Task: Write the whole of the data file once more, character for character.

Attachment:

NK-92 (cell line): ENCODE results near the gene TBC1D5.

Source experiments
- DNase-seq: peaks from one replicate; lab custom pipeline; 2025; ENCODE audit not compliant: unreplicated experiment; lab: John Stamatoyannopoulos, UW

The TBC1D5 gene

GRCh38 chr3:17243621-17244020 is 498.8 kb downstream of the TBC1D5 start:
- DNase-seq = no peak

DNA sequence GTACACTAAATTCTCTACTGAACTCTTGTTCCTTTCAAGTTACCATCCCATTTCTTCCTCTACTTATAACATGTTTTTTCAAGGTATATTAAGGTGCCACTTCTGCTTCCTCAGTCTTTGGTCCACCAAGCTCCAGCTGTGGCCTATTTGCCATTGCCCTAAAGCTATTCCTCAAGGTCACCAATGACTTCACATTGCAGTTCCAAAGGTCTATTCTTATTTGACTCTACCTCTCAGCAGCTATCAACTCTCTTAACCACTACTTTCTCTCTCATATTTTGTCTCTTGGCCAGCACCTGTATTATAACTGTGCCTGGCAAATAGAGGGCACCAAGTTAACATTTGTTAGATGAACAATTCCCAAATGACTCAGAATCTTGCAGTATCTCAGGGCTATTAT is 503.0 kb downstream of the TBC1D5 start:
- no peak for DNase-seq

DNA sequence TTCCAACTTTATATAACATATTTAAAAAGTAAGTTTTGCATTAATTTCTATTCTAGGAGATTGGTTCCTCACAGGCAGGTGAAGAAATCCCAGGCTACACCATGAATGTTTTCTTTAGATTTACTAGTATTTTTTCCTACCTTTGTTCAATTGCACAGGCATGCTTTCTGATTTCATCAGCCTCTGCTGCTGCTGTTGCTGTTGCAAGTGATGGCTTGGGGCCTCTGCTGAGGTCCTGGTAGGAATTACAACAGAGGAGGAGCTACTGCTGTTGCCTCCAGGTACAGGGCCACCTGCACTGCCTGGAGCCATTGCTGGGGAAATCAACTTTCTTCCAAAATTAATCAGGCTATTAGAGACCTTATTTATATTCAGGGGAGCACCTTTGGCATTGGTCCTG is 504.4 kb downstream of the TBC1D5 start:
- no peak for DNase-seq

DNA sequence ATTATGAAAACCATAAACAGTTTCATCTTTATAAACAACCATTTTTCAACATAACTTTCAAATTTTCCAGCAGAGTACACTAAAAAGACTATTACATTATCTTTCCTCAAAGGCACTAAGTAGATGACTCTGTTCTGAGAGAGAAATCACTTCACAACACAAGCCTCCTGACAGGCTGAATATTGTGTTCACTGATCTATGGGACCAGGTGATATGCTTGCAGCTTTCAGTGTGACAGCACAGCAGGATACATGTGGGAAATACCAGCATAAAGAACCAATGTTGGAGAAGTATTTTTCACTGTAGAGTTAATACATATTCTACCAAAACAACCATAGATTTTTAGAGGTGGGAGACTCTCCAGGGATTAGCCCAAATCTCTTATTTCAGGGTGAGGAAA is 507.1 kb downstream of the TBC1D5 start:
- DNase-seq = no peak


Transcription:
NK-92 (cell line): ENCODE results near the gene TBC1D5.

Source experiments
- DNase-seq: peaks from one replicate; lab custom pipeline; 2025; ENCODE audit not compliant: unreplicated experiment; lab: John Stamatoyannopoulos, UW

The TBC1D5 gene

GRCh38 chr3:17243621-17244020 is 498.8 kb downstream of the TBC1D5 start:
- DNase-seq = no peak

DNA sequence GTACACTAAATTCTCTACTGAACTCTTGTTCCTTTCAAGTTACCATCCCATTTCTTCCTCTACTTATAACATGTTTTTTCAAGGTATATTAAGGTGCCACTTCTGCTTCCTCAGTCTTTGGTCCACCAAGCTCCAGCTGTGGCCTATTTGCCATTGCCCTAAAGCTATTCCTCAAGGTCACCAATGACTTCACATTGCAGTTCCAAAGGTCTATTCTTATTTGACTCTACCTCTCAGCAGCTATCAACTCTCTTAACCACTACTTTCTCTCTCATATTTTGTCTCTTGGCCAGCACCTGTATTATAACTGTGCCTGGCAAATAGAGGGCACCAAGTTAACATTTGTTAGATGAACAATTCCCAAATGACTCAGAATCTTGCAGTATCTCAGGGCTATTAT is 503.0 kb downstream of the TBC1D5 start:
- no peak for DNase-seq

DNA sequence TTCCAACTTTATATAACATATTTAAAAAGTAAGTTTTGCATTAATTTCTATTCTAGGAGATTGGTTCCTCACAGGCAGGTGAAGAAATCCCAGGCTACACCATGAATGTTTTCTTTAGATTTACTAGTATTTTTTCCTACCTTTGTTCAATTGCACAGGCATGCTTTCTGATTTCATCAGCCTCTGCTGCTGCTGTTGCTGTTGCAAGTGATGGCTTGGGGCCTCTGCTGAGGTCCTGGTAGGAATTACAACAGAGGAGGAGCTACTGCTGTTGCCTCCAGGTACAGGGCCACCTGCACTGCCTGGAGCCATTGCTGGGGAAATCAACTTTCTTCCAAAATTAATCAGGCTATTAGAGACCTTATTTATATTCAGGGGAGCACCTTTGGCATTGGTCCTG is 504.4 kb downstream of the TBC1D5 start:
- no peak for DNase-seq

DNA sequence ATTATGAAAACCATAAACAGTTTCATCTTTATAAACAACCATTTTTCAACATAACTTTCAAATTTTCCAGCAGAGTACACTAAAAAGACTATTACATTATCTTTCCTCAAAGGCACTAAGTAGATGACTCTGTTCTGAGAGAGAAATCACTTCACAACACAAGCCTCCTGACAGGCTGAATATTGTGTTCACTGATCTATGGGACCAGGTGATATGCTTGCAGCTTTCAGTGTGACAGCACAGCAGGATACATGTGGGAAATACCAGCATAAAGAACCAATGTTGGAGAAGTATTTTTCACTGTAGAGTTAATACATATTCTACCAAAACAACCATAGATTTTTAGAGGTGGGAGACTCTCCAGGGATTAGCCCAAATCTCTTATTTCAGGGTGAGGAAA is 507.1 kb downstream of the TBC1D5 start:
- DNase-seq = no peak